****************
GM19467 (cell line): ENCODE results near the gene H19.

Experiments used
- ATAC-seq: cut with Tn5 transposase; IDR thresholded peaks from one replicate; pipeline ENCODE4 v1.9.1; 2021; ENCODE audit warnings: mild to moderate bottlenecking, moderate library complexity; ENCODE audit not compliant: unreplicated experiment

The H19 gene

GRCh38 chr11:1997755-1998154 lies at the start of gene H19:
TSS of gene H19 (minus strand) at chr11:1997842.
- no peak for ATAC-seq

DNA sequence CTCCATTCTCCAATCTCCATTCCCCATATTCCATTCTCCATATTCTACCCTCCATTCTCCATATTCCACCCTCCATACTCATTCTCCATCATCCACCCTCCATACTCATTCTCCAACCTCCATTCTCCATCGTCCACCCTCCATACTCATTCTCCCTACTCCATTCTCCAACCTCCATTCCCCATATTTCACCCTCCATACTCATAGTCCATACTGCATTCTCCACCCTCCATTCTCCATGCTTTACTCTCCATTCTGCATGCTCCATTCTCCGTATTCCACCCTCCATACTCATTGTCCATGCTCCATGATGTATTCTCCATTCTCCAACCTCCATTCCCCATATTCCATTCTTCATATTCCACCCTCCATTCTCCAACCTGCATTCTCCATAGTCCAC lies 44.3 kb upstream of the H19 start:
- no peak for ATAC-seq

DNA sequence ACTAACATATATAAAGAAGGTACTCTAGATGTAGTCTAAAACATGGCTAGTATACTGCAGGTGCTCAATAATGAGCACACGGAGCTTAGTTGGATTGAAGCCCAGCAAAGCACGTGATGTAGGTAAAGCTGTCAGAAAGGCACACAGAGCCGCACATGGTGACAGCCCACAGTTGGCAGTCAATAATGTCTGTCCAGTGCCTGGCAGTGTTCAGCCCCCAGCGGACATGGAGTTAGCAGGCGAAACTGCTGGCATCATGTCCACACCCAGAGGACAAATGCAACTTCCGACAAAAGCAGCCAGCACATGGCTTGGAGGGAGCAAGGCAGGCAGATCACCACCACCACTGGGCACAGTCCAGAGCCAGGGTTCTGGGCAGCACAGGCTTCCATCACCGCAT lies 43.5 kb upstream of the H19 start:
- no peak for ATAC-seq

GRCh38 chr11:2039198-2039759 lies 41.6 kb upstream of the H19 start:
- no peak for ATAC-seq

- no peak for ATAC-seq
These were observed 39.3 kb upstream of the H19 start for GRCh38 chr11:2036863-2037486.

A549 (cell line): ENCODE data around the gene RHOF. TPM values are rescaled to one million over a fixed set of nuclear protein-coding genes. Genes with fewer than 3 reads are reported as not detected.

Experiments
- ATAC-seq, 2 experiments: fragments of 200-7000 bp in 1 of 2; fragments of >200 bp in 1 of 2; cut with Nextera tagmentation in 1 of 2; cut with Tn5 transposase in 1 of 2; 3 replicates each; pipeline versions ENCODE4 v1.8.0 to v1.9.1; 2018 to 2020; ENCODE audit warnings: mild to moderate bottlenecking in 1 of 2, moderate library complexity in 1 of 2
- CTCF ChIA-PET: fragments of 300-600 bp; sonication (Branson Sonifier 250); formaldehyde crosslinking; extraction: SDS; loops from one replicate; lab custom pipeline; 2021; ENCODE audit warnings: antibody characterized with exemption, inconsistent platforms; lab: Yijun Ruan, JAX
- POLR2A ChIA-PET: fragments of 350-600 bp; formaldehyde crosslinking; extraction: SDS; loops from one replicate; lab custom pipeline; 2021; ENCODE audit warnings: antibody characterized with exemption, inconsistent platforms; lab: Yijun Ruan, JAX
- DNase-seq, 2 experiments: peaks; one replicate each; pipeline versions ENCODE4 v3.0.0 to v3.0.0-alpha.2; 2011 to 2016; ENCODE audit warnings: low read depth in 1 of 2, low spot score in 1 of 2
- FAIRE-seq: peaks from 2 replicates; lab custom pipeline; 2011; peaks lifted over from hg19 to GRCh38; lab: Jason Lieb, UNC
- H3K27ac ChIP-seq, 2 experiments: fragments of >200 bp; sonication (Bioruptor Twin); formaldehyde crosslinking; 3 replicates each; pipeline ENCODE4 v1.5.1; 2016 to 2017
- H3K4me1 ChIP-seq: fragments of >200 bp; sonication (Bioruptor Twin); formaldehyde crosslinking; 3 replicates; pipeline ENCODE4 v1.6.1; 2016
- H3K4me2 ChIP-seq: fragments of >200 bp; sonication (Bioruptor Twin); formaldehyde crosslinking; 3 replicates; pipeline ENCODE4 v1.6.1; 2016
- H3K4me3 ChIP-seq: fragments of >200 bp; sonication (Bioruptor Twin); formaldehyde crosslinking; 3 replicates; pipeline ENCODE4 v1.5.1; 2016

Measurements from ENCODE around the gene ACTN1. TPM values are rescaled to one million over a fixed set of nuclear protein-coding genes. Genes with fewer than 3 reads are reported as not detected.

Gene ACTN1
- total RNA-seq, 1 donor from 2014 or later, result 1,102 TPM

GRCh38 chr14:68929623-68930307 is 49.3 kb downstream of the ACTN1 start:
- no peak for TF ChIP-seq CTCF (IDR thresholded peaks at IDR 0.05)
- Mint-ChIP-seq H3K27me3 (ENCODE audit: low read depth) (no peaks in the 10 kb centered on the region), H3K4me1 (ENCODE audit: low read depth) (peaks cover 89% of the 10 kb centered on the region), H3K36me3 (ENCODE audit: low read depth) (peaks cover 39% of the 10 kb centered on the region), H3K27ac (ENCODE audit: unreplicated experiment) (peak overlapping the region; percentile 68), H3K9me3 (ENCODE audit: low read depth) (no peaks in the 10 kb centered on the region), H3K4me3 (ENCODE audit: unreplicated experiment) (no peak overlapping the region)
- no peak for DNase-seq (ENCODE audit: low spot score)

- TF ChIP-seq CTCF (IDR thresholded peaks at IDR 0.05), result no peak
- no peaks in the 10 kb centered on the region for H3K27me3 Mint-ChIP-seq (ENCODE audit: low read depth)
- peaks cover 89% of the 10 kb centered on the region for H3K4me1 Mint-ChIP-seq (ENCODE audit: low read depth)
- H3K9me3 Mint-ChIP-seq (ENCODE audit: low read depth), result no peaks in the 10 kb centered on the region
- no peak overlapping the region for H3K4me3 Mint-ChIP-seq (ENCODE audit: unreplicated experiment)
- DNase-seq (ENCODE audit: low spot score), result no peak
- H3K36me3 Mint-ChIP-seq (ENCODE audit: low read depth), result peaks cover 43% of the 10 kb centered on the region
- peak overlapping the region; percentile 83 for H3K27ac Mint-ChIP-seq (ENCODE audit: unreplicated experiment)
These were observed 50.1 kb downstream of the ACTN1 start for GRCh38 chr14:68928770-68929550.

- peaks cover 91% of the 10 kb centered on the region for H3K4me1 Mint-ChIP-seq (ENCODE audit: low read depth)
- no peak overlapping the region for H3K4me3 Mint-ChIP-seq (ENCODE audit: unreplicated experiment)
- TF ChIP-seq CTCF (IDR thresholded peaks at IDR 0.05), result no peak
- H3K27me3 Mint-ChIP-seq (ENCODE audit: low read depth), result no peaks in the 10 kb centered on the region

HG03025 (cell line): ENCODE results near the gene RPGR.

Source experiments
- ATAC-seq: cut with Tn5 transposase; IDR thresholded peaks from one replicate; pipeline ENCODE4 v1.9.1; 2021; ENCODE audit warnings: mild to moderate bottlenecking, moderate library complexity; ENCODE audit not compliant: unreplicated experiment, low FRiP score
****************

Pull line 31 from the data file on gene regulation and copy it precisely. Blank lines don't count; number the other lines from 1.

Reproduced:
- no peak for TF ChIP-seq CTCF (IDR thresholded peaks at IDR 0.05)